Through Another’s Eyes
Fear pulsed through Jackson’s body. Please dear God don’t let me die. Please dear God let me see. He repeated this desperate prayer in his mind as the nurses pushed his gurney along the hospital’s corridors. The distance from his room to surgery seemed that of the Sahara. The overhead lights as bright and piercing as the desert sun. Please dear God don’t let me die. Please dear God let me see.
He was the first patient to have this new innovative eye-surgery; the first human that is. But Jackson wasn’t comforted by the successful eye transplants performed on cats and dogs. No it wasn’t the successful trials or proven studies that led him to Dr. Wright. It was desperation, hope, a last resort. Jackson would be blind in three months. The victim of a degenerative eye disease. Blindness terrified him. Darkness terrified him. He had no desire to relearn how to live in the world. He desired only for what he knew, what he had always known. Please dear God don’t let me die. Please dear God let me see.
“Jackson, how’re you feeling?” Dr. Wright spoke calmly, expertly. “Don’t be scared, now, just relax.” Dr. Wright covered Jackson’s nose and mouth with what looked like a jock’s crotch cup. “There you are.” He said, tightening the straps. “Now just breathe and count backwards from one hundred.” Jackson nodded. Please dear God don’tÃ¢Â?Â¦
Jackson lost all feeling. He fell into a world of dreams. A world deep with in his own mind, unaware of everything and everyone outside of him. For a while he was alone in this world. Exploring, running, jumping, leaping, and then as he began to cross a purple river he saw that he was not a lone. There was another. A man, a bit older than he, but the same build. The two could have been brothers if not for the color of their skin. One white, one black. They helped each other wade across the turbulent purple river. Jackson climbed up the riverbank and reached the orange meadow. He turned to the man, unsure which way to go. But the man was gone. Jackson as again alone. HE turned and turned looking in all directions for his new friend. Turning and looking until he was spinning. Spinning and twirling. Spinning and twirling. Spinning andÃ¢Â?Â¦Jackson fell to the ground exhausted. Vomiting from nausea. The bitter taste of bile pulled him like a passenger on a train slowly out of the world within himself and back into the world of men.
Pain, confusion, trepidation surrounded him, charged through him. “Jackson? Jackson, how are you feeling?” Whose voice? Disoriented. Whose touch? Nausea. “Jackson, it’s Dr. Wright. The surgery was flawless.” Dr. WrightÃ¢Â?Â¦Dr. WrightÃ¢Â?Â¦.SurgeryÃ¢Â?Â¦Dr. WrightÃ¢Â?Â¦
Slowly the fog released his mind. Please dear God don’t let me be dead. Please dear God let me see. “No you’re not dead” Dr. Wright assured him. “You will be nauseous for a few days, a bit weak, perhaps disoriented. And the bandages should stay on for two days.” Two days. Bandages. “But after that, you’ll be better than new.” Two days. Better than new.
Two days of gauzy darkness. Jackson wondered if this was how being blind felt. Aware and unaware at the same time. Afraid of what you used to trust, and trusting those you do not know.
At night, or was it day? When he slept he tried to dream of the man in the purple river. His almost twin. Was it God? Was it God who helped him across the river? Jackson tried to sleep deeply enough to find the man again. But he was gone. That world was gone. The only man Jackson ever saw was himself, staring back at him.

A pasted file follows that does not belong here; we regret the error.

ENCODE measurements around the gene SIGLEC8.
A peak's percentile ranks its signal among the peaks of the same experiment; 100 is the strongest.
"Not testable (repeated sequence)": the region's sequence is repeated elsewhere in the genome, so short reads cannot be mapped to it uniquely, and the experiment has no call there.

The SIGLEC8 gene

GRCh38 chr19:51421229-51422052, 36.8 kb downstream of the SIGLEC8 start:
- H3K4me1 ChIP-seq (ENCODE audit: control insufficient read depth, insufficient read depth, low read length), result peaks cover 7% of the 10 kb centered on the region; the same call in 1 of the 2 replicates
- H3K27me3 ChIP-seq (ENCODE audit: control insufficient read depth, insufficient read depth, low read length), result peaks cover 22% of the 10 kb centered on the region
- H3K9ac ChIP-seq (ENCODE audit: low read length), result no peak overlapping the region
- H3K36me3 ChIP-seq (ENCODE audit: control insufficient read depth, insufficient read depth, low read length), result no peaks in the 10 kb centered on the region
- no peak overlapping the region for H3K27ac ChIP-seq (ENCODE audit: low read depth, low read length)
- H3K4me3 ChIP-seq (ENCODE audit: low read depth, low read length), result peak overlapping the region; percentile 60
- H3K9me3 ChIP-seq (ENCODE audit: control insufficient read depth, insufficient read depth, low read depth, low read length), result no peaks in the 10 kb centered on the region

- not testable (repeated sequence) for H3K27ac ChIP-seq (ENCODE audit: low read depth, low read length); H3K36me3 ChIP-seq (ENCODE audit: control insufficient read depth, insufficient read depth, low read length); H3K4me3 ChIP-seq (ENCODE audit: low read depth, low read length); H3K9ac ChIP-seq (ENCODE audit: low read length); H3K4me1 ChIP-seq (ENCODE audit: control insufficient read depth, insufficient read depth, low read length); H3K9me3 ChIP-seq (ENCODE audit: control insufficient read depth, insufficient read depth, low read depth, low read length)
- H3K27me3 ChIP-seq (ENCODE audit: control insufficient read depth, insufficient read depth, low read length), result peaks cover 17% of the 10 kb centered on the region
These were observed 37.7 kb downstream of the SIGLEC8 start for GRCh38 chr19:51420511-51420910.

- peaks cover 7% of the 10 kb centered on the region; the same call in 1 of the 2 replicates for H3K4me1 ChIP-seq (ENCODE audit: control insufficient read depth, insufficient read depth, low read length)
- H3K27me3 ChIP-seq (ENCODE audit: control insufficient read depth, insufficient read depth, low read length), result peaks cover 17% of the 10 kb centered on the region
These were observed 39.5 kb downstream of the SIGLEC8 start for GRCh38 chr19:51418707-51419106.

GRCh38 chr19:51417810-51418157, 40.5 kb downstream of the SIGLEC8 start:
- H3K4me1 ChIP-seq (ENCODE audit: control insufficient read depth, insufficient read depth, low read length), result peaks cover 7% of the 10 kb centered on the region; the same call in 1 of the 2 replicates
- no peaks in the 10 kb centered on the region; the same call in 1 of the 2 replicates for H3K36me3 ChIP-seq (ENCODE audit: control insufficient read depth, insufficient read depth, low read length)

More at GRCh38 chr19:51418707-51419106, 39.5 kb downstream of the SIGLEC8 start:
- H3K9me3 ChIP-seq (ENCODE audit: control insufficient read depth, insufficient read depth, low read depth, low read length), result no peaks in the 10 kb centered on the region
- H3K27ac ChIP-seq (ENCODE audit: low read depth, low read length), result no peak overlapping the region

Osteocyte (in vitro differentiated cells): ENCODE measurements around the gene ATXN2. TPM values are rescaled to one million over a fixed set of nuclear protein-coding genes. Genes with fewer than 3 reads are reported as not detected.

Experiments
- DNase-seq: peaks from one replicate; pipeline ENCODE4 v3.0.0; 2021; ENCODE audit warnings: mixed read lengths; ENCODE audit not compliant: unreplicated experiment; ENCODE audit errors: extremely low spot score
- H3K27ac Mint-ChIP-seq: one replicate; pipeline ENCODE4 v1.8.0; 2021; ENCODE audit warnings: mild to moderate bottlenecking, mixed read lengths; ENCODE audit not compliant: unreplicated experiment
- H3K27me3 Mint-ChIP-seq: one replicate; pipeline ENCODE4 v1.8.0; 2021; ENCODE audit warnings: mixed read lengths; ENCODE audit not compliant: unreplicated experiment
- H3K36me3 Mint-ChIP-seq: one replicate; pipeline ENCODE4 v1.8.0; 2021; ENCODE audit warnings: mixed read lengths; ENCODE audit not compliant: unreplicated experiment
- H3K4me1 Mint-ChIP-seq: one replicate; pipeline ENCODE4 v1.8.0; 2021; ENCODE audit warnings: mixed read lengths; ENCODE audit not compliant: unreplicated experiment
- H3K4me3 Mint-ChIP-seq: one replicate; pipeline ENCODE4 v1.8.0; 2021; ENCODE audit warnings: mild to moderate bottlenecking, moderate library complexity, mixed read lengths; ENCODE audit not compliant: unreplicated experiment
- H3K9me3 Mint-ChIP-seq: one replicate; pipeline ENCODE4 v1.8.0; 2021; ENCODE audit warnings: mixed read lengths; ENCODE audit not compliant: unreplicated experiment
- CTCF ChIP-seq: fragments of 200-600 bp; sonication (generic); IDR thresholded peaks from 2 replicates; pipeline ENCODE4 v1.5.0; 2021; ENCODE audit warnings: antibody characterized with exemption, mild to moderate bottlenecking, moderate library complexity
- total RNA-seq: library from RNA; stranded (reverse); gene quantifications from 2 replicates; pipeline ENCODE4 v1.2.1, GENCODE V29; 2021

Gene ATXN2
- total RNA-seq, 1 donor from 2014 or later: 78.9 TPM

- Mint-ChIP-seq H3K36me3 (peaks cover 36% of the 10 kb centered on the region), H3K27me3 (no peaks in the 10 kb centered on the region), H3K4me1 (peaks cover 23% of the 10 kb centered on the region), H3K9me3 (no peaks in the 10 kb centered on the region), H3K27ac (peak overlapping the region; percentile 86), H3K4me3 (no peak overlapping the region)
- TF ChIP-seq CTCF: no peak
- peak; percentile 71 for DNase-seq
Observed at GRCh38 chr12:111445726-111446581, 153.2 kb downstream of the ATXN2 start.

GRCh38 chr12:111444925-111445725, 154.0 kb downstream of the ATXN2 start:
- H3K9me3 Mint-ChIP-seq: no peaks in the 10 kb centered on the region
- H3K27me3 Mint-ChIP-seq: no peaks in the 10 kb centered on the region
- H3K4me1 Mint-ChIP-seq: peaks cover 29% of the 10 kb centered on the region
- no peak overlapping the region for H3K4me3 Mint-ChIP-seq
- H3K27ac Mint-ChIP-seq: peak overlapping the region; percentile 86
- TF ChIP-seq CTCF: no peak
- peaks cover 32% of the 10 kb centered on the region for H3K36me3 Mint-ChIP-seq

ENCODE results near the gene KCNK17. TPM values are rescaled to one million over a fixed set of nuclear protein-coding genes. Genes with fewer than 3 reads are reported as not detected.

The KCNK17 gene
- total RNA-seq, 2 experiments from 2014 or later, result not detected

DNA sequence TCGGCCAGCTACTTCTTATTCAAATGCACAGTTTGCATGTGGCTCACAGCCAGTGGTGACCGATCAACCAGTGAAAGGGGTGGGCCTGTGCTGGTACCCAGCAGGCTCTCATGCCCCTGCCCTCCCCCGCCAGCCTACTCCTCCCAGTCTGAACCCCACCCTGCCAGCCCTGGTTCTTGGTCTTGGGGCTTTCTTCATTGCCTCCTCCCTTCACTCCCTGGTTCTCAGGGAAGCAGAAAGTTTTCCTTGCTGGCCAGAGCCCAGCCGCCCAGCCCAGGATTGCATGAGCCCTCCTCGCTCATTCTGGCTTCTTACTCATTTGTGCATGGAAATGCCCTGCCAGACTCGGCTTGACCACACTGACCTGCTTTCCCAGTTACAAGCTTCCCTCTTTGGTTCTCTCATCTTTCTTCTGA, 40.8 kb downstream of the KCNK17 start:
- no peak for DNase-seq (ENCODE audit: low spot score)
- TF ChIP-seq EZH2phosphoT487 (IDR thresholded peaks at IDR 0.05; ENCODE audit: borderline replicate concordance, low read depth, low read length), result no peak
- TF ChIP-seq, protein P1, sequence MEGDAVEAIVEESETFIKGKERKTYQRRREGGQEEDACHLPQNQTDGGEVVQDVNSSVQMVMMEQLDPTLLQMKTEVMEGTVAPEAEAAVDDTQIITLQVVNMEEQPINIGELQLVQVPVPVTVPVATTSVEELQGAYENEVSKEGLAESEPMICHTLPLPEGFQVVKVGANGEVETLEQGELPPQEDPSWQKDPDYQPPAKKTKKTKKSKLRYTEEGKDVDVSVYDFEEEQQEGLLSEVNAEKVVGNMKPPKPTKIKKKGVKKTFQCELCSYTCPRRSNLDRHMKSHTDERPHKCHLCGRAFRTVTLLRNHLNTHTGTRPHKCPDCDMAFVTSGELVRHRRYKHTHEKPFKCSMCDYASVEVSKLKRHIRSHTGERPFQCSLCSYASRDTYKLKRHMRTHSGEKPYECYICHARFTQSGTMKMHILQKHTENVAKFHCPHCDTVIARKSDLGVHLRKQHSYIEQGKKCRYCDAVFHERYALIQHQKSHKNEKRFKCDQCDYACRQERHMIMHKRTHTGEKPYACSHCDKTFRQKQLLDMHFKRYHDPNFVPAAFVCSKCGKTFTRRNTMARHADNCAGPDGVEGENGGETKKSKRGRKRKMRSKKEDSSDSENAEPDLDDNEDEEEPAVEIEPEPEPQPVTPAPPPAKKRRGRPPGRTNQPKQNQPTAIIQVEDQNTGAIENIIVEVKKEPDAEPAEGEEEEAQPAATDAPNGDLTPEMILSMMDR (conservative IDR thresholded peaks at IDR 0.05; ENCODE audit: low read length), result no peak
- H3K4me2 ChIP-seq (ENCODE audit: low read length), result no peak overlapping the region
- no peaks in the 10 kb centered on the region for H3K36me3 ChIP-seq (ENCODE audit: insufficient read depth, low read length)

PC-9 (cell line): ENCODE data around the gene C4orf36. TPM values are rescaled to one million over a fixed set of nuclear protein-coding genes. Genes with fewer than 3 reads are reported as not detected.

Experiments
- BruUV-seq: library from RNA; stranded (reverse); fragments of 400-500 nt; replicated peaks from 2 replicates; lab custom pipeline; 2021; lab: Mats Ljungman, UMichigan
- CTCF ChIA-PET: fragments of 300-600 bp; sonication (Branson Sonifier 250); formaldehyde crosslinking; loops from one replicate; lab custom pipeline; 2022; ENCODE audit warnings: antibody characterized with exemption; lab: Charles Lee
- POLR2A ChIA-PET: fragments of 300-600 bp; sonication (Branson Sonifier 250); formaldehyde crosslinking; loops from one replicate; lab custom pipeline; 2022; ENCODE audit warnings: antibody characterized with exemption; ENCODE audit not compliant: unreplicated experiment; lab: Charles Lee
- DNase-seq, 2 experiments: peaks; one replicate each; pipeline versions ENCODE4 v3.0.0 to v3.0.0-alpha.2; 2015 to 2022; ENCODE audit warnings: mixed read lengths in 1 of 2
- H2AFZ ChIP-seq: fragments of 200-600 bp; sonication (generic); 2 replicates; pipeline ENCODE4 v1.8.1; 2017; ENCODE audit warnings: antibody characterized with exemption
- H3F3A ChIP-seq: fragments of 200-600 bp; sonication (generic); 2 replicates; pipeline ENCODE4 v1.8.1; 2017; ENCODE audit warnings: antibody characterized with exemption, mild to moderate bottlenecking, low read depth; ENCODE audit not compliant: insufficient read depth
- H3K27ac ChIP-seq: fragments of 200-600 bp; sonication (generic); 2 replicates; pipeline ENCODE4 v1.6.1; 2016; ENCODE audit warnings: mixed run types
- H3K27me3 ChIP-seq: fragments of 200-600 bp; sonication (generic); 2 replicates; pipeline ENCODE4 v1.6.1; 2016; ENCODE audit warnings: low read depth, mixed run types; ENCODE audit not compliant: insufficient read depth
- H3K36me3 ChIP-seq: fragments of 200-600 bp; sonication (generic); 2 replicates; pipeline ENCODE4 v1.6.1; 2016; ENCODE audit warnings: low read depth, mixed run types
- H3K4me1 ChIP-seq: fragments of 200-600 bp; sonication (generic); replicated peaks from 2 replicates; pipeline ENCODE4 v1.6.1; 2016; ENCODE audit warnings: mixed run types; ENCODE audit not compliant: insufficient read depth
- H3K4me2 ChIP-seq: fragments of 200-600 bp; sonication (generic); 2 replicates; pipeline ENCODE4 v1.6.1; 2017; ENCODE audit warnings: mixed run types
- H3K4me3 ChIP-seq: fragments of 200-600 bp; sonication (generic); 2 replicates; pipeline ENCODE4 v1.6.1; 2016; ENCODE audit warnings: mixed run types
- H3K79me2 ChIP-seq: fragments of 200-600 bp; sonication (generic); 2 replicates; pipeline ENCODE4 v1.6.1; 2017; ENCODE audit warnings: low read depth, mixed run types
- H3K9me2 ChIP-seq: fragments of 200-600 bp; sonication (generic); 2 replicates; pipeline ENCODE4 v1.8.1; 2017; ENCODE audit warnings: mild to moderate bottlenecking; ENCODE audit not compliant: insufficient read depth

“Well, shall we?” The two days had passed. Dr. Wright was there to remove the bandages. Jackson sat up in the bed. Feeling the coolness of open air he blinked. Dr. Wright looked into his eyes, closely. Examining their every particle. He smiled. A mirror was placed in Jackson’s hand and he held it up to his face. Jackson could see but was scared of what he saw. In the mirror he saw the man from the purple river. Jackson looked again. His reflection was not his own. Jackson blinked and blinked and stared and fought to see himself, but all he could see was the man. His almost twin. The man from the purple river.
“The new eyes will take some getting used to, but your sight is fully restored. Congratulations Jackson. Now get some sleep and rest those eyes.” Eyes. New eyes. New sight. Seeing different. Seeing new. It came to him, the truth. Cold and hard it came to him in his sleep. I am the man now. The man is gone. It was his eyes. His eyes are now mine and I see what he saw. I will forever see the world as he saw the world. But how will the world see me? Tossing, fitfully in his sleep. Wrestling with the truth, his new existences. Sweaty he woke. He climbed out of bed. Rushing down the halls for someone, anyone, everyone. Asking all he passed, “What do you see? Do you see me? What do you see?”
“What do you see Jackson?” his therapist’s voice was smooth and articulate; that of an educated and refined woman.
“I see age. I see wrongs, injustice. I see regrets things he never did. He thought there was enough time. I see his failures and temptations. Pain he caused, pain he suffered. My mind is still my own. I know these are not mine. But I see them as though they were. Everyone stares at me. I get tired of their stares. I see his world. My world now. I live with his regrets but my time has become his time. And soon I will make right the burdens we now share.